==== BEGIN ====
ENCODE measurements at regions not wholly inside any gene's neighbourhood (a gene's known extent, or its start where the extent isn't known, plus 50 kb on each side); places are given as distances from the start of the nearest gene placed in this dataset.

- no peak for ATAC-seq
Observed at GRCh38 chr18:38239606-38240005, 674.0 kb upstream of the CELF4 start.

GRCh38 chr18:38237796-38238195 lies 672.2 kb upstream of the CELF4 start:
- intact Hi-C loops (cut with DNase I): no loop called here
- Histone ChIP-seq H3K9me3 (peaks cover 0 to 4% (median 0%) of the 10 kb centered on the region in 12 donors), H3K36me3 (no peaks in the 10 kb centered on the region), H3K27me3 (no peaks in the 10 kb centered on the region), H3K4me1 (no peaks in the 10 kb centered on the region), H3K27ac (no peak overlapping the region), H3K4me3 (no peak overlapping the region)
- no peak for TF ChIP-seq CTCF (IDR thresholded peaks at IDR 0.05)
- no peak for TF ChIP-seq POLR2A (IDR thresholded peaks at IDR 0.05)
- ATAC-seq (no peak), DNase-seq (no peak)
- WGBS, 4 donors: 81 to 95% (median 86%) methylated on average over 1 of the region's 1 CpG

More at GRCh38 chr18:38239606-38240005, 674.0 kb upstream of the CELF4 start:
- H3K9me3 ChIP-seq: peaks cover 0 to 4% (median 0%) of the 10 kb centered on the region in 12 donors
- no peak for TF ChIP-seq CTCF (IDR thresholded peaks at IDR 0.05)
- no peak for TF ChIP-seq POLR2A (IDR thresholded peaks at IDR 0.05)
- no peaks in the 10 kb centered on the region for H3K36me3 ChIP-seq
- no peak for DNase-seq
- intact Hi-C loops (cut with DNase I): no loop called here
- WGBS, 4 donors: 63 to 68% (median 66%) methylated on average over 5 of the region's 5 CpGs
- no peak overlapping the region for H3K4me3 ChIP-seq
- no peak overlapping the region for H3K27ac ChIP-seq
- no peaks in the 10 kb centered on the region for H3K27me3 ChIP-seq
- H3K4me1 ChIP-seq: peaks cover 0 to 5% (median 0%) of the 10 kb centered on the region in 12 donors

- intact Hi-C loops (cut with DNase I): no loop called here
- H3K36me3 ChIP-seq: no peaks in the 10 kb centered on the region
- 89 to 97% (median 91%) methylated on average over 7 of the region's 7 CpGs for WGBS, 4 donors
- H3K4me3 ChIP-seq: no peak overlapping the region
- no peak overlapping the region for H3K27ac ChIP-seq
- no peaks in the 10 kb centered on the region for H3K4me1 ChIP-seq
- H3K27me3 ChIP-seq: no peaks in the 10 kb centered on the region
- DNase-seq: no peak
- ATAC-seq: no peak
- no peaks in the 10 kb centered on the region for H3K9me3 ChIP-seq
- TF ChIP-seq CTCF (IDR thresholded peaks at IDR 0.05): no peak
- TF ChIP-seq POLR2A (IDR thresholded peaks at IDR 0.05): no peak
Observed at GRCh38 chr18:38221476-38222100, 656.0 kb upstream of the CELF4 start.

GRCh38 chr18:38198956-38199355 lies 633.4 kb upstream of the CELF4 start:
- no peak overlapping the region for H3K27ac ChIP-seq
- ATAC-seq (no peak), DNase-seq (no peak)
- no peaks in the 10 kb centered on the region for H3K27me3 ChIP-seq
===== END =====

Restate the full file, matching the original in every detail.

ENCODE measurements at regions not wholly inside any gene's neighbourhood (a gene's known extent, or its start where the extent isn't known, plus 50 kb on each side); places are given as distances from the start of the nearest gene placed in this dataset.

- no peak for ATAC-seq
Observed at GRCh38 chr18:38239606-38240005, 674.0 kb upstream of the CELF4 start.

GRCh38 chr18:38237796-38238195 lies 672.2 kb upstream of the CELF4 start:
- intact Hi-C loops (cut with DNase I): no loop called here
- Histone ChIP-seq H3K9me3 (peaks cover 0 to 4% (median 0%) of the 10 kb centered on the region in 12 donors), H3K36me3 (no peaks in the 10 kb centered on the region), H3K27me3 (no peaks in the 10 kb centered on the region), H3K4me1 (no peaks in the 10 kb centered on the region), H3K27ac (no peak overlapping the region), H3K4me3 (no peak overlapping the region)
- no peak for TF ChIP-seq CTCF (IDR thresholded peaks at IDR 0.05)
- no peak for TF ChIP-seq POLR2A (IDR thresholded peaks at IDR 0.05)
- ATAC-seq (no peak), DNase-seq (no peak)
- WGBS, 4 donors: 81 to 95% (median 86%) methylated on average over 1 of the region's 1 CpG

More at GRCh38 chr18:38239606-38240005, 674.0 kb upstream of the CELF4 start:
- H3K9me3 ChIP-seq: peaks cover 0 to 4% (median 0%) of the 10 kb centered on the region in 12 donors
- no peak for TF ChIP-seq CTCF (IDR thresholded peaks at IDR 0.05)
- no peak for TF ChIP-seq POLR2A (IDR thresholded peaks at IDR 0.05)
- no peaks in the 10 kb centered on the region for H3K36me3 ChIP-seq
- no peak for DNase-seq
- intact Hi-C loops (cut with DNase I): no loop called here
- WGBS, 4 donors: 63 to 68% (median 66%) methylated on average over 5 of the region's 5 CpGs
- no peak overlapping the region for H3K4me3 ChIP-seq
- no peak overlapping the region for H3K27ac ChIP-seq
- no peaks in the 10 kb centered on the region for H3K27me3 ChIP-seq
- H3K4me1 ChIP-seq: peaks cover 0 to 5% (median 0%) of the 10 kb centered on the region in 12 donors

- intact Hi-C loops (cut with DNase I): no loop called here
- H3K36me3 ChIP-seq: no peaks in the 10 kb centered on the region
- 89 to 97% (median 91%) methylated on average over 7 of the region's 7 CpGs for WGBS, 4 donors
- H3K4me3 ChIP-seq: no peak overlapping the region
- no peak overlapping the region for H3K27ac ChIP-seq
- no peaks in the 10 kb centered on the region for H3K4me1 ChIP-seq
- H3K27me3 ChIP-seq: no peaks in the 10 kb centered on the region
- DNase-seq: no peak
- ATAC-seq: no peak
- no peaks in the 10 kb centered on the region for H3K9me3 ChIP-seq
- TF ChIP-seq CTCF (IDR thresholded peaks at IDR 0.05): no peak
- TF ChIP-seq POLR2A (IDR thresholded peaks at IDR 0.05): no peak
Observed at GRCh38 chr18:38221476-38222100, 656.0 kb upstream of the CELF4 start.

GRCh38 chr18:38198956-38199355 lies 633.4 kb upstream of the CELF4 start:
- no peak overlapping the region for H3K27ac ChIP-seq
- ATAC-seq (no peak), DNase-seq (no peak)
- no peaks in the 10 kb centered on the region for H3K27me3 ChIP-seq